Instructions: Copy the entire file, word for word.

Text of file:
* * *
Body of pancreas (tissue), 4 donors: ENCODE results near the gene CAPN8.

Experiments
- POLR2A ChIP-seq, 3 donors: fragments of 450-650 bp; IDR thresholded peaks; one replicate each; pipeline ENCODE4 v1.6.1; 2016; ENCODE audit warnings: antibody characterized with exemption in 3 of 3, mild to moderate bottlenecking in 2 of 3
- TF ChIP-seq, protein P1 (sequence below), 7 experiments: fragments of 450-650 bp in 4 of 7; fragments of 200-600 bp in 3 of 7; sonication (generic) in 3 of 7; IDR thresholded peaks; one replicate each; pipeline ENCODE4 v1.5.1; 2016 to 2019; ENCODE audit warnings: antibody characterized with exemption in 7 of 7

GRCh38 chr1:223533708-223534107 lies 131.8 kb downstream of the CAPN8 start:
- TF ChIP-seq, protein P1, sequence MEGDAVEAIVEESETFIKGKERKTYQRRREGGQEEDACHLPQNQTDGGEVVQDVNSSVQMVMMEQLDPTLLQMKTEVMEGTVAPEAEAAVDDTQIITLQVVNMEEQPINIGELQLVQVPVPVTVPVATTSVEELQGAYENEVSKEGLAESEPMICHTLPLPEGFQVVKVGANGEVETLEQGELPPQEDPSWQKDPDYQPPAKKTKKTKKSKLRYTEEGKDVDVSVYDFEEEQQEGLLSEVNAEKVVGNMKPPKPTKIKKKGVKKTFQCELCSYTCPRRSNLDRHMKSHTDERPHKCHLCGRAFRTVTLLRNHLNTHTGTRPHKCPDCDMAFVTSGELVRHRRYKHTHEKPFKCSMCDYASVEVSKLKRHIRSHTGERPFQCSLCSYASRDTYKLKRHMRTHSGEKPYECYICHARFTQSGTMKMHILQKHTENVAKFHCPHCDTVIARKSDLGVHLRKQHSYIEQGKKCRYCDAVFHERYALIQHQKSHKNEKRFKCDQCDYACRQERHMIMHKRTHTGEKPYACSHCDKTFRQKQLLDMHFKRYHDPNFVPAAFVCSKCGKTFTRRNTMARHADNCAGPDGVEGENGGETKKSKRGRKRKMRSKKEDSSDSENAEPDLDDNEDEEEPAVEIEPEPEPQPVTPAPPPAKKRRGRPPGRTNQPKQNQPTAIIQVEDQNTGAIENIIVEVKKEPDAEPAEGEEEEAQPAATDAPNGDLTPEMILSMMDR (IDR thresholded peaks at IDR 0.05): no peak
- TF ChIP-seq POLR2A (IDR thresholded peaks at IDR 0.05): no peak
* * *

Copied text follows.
Body of pancreas (tissue), 4 donors: ENCODE results near the gene CAPN8.

Experiments
- POLR2A ChIP-seq, 3 donors: fragments of 450-650 bp; IDR thresholded peaks; one replicate each; pipeline ENCODE4 v1.6.1; 2016; ENCODE audit warnings: antibody characterized with exemption in 3 of 3, mild to moderate bottlenecking in 2 of 3
- TF ChIP-seq, protein P1 (sequence below), 7 experiments: fragments of 450-650 bp in 4 of 7; fragments of 200-600 bp in 3 of 7; sonication (generic) in 3 of 7; IDR thresholded peaks; one replicate each; pipeline ENCODE4 v1.5.1; 2016 to 2019; ENCODE audit warnings: antibody characterized with exemption in 7 of 7

GRCh38 chr1:223533708-223534107 lies 131.8 kb downstream of the CAPN8 start:
- TF ChIP-seq, protein P1, sequence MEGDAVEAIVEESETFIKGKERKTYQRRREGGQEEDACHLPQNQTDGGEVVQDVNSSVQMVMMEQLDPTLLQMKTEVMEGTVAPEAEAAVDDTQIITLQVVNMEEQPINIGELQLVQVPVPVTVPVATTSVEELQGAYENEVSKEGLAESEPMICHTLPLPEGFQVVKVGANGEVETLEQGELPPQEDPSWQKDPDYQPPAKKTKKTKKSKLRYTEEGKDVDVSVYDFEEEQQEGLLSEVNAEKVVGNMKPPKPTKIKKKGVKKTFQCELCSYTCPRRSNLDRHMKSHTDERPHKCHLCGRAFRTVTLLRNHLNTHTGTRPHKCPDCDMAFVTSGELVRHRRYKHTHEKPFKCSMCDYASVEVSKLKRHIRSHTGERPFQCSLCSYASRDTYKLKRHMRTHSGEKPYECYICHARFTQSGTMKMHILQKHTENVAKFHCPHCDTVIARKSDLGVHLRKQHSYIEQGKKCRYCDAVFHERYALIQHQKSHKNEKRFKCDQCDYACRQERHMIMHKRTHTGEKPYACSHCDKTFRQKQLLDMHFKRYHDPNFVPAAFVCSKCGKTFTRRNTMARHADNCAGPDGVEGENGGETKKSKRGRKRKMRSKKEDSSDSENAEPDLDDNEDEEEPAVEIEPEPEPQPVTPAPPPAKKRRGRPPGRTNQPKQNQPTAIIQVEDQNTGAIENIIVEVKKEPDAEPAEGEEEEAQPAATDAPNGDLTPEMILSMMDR (IDR thresholded peaks at IDR 0.05): no peak
- TF ChIP-seq POLR2A (IDR thresholded peaks at IDR 0.05): no peak